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Thursday, April 17, 2008

Caught in a vise- Article about SIF in Harmony Magazine

Just as there are helpless women being tortured for dowry by their in-laws, there are silvers being harassed on false charges of seeking dowry and cruel behaviour. Rajashree Balaram presents the other side of the story

In March 2003, the Committee on Reforms of the Criminal Justice System set up by the Ministry of Home Affairs, chaired by Justice V S Malimath, suggested amendments to Section 498 A of the Indian Penal Code (IPC) on the plea that it was being misused. Section 498 A is a criminal law under which a woman and her parental family can charge the woman’s husband and any or all of his family members, including elderly parents and minor-aged siblings of physical or mental cruelty. Anyone charged with Section 498 A is liable to be arrested by the police without any initial investigation.

To analyse whether Section 498 A was actually being misused as indicated in the Malimath Committee Report, the Centre for Social Research (CSR) in Delhi conducted a survey across Delhi, Karnataka, Rajasthan and West Bengal. What emerged out of one-on-one interviews and focus group discussions — involving victims, accused, families of both sides, police, lawyers, judges and NGOs — was a grim picture of oppression and manipulation. On the one hand, nearly 50 million Indian women were found cowering under statistics of domestic violence. On the other, 6.5 per cent of the cases studied were proven to be false. Just as there are helpless women being tortured for dowry by their in-laws, there are silvers who are being harassed on false charges of seeking dowry, mental harassment and cruel behaviour. Many innocent elderly citizens are being dragged into court unscrupulously by their daughters-in-law and their families under allegations of Section 498 A, Section 3 & 4 of the Dowry Prohibition Act and Section 406 of the IPC — Breach of Trust, which refers to non-return of the gifts and jewellery given by the woman’s parents and relatives during the wedding.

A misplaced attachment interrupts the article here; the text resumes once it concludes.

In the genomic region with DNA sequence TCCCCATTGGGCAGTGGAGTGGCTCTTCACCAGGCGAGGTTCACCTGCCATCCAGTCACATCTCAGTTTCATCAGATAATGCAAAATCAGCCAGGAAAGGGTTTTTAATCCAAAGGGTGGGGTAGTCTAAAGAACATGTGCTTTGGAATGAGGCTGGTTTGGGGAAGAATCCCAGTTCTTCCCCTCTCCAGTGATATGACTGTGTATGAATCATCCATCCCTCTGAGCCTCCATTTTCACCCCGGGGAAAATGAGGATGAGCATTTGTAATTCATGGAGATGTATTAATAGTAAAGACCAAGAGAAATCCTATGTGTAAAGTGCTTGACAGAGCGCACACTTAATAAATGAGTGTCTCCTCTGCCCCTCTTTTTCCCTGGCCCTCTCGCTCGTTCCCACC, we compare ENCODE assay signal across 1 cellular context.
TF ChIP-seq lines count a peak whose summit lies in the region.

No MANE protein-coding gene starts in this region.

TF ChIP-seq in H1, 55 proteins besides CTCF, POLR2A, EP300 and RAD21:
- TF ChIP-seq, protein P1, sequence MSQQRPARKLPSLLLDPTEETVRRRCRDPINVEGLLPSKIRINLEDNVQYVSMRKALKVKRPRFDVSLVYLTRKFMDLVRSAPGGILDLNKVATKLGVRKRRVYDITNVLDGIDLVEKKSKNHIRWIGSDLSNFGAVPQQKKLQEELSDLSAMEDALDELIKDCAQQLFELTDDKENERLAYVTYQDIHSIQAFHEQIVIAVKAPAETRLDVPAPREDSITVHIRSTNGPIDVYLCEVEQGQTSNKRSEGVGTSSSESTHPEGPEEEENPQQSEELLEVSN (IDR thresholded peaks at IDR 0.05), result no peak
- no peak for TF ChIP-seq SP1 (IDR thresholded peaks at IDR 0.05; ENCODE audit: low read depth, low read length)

Although preliminary investigation is required after the registration of the First Information Report (FIR), arrest warrants are issued without examining whether family members are actually abusive or have been falsely implicated. What might be merely a case of mutual incompatibility or clash of ego between the couple sometimes ends up being portrayed as collective abuse of a woman by her in-laws. Elderly parents are more vulnerable to being arrested and put in jail even before the trial begins. As most men in India continue to live with their parents even after marriage, parents are often accused of poisoning the minds of their sons against their daughters-in-law, and are therefore usually held influential in causing mental and physical harassment.

Section 498 A is cognisable (accused can be arrested without warrant), non-compoundable (complaint cannot be withdrawn by the petitioner) and non-bailable (accused must appear in court to request bail). The World Health Organisation has even reported that legal abuse of the elderly in India is among the highest in the world along with Lebanon. Alongside, it states that dowry laws in India are being used as a weapon for ruthless abuse of the elderly (Source:

A Right to Information application directed to the Ministry of Home Affairs in 2005 revealed some shocking figures. In 2005, among the 58,319 dowry cases that were registered, 10,491 cases were not charge-sheeted because they were based on frivolous grounds. In the same year, 134,757 people underwent arrest for 58,319 complaints under Section 498 A and Dowry Prohibition Act. Among these, 4,744 people who were accused were above 60 years of age and arrested without any verification of the veracity of the complaint. (Source: Ministry of Home Affairs, RTI No. 24013/20/2006-SC/ST-W)